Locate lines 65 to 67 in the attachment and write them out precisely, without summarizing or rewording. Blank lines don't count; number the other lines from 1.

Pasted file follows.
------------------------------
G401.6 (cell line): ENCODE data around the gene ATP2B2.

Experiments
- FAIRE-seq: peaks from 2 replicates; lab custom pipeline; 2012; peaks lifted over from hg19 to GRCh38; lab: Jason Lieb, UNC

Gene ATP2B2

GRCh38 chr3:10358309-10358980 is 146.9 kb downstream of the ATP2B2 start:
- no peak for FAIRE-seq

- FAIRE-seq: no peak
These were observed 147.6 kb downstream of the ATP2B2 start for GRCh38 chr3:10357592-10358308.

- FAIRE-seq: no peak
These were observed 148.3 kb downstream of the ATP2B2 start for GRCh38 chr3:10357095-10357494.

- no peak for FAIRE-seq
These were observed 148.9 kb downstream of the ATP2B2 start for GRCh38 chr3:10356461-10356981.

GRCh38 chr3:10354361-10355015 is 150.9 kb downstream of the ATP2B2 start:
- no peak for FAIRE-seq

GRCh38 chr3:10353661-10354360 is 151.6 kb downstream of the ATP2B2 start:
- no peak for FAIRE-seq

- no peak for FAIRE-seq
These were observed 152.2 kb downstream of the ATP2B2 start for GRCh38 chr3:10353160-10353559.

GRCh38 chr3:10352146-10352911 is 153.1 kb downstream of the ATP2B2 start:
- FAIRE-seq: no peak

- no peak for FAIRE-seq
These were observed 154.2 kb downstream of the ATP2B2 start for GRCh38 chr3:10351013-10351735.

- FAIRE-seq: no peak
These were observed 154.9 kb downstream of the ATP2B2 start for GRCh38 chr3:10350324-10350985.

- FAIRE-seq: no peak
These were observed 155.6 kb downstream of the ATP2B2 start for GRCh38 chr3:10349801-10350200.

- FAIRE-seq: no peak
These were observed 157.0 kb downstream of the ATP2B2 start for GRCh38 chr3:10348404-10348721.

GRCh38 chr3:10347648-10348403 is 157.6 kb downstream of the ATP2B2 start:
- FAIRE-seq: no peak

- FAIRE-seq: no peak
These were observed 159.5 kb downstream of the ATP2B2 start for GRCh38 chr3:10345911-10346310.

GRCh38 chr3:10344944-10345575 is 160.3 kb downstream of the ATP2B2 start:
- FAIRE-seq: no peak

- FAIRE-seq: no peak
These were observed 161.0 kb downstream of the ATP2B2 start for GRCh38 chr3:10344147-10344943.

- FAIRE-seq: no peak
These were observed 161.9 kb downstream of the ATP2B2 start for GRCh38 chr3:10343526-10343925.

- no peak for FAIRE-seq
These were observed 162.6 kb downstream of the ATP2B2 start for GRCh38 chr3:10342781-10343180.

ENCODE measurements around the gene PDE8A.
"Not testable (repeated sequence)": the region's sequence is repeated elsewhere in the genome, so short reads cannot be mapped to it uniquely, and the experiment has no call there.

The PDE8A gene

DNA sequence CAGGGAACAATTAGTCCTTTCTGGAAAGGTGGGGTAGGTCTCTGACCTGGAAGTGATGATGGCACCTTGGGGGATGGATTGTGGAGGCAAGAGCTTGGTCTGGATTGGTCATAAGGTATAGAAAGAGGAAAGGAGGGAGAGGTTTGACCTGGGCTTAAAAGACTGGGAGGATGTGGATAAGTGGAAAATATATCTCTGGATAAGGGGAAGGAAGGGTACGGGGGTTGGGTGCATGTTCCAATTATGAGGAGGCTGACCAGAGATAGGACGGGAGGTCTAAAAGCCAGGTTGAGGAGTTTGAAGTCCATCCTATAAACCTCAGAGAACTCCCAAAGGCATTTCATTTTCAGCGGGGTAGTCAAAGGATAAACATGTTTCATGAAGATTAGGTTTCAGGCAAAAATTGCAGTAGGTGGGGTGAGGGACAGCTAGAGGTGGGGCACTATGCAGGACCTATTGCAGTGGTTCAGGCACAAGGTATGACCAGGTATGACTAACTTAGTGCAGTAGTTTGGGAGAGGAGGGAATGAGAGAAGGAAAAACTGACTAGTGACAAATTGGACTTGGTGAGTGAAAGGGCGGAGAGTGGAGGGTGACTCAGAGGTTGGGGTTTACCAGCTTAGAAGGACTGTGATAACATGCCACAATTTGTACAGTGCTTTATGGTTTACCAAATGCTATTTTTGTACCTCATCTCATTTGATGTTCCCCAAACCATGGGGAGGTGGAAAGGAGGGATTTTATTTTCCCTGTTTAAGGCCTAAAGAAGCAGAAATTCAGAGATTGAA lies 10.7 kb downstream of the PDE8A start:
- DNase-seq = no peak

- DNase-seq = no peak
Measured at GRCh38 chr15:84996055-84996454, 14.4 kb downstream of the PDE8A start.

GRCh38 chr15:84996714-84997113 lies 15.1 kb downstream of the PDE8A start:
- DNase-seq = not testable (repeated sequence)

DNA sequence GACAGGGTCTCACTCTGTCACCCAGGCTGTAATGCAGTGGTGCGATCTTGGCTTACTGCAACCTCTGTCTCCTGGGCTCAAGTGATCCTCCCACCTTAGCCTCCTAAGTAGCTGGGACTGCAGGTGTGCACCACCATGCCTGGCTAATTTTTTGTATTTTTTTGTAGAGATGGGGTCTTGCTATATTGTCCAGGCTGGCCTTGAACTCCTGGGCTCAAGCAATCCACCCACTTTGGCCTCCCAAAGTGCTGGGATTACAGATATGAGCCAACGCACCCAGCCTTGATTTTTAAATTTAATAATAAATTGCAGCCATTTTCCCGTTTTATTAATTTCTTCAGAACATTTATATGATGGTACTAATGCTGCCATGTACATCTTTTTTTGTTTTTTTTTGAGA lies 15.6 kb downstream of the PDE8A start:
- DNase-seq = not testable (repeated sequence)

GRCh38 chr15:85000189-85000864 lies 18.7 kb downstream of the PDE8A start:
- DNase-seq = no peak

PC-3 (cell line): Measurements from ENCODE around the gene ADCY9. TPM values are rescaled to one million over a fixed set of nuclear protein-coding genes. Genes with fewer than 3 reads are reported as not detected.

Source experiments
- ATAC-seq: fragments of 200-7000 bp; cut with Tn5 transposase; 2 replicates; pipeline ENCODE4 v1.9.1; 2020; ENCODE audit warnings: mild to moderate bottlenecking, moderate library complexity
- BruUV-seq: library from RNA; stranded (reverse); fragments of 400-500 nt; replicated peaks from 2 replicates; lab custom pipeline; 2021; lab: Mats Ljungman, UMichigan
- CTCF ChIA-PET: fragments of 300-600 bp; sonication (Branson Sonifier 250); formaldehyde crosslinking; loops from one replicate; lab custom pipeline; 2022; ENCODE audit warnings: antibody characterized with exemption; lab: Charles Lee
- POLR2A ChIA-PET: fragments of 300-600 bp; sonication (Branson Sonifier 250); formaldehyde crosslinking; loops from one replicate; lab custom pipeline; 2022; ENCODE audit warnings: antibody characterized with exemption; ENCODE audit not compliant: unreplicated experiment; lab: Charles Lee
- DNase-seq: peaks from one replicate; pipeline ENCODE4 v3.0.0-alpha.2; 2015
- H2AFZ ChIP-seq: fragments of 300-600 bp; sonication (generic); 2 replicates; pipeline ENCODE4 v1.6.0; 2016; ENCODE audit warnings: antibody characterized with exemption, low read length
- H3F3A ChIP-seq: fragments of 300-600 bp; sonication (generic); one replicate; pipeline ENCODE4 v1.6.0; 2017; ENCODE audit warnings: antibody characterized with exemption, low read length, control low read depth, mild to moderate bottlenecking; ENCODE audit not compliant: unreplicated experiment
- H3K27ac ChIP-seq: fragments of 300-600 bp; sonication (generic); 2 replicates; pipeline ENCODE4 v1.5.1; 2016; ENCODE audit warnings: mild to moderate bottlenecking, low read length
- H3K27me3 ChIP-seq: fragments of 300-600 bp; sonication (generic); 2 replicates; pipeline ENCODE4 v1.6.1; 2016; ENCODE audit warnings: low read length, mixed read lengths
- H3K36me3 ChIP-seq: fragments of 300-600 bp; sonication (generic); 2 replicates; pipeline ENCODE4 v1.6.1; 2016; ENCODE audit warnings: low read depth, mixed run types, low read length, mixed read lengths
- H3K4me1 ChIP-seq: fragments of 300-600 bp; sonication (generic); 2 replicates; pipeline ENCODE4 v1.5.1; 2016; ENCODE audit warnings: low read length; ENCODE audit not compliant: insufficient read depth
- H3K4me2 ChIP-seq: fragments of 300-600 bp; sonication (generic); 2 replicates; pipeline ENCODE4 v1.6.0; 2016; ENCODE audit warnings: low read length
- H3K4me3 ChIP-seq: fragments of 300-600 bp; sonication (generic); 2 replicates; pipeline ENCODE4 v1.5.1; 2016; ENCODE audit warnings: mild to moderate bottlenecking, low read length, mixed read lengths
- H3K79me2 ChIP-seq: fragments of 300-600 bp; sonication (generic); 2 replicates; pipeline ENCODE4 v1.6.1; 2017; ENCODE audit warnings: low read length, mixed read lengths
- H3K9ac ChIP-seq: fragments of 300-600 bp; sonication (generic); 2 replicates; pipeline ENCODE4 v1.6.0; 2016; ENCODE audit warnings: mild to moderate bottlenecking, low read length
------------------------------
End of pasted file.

- H3K36me3 ChIP-seq: fragments of 300-600 bp; sonication (generic); 2 replicates; pipeline ENCODE4 v1.6.1; 2016; ENCODE audit warnings: low read depth, mixed run types, low read length, mixed read lengths
- H3K4me1 ChIP-seq: fragments of 300-600 bp; sonication (generic); 2 replicates; pipeline ENCODE4 v1.5.1; 2016; ENCODE audit warnings: low read length; ENCODE audit not compliant: insufficient read depth
- H3K4me2 ChIP-seq: fragments of 300-600 bp; sonication (generic); 2 replicates; pipeline ENCODE4 v1.6.0; 2016; ENCODE audit warnings: low read length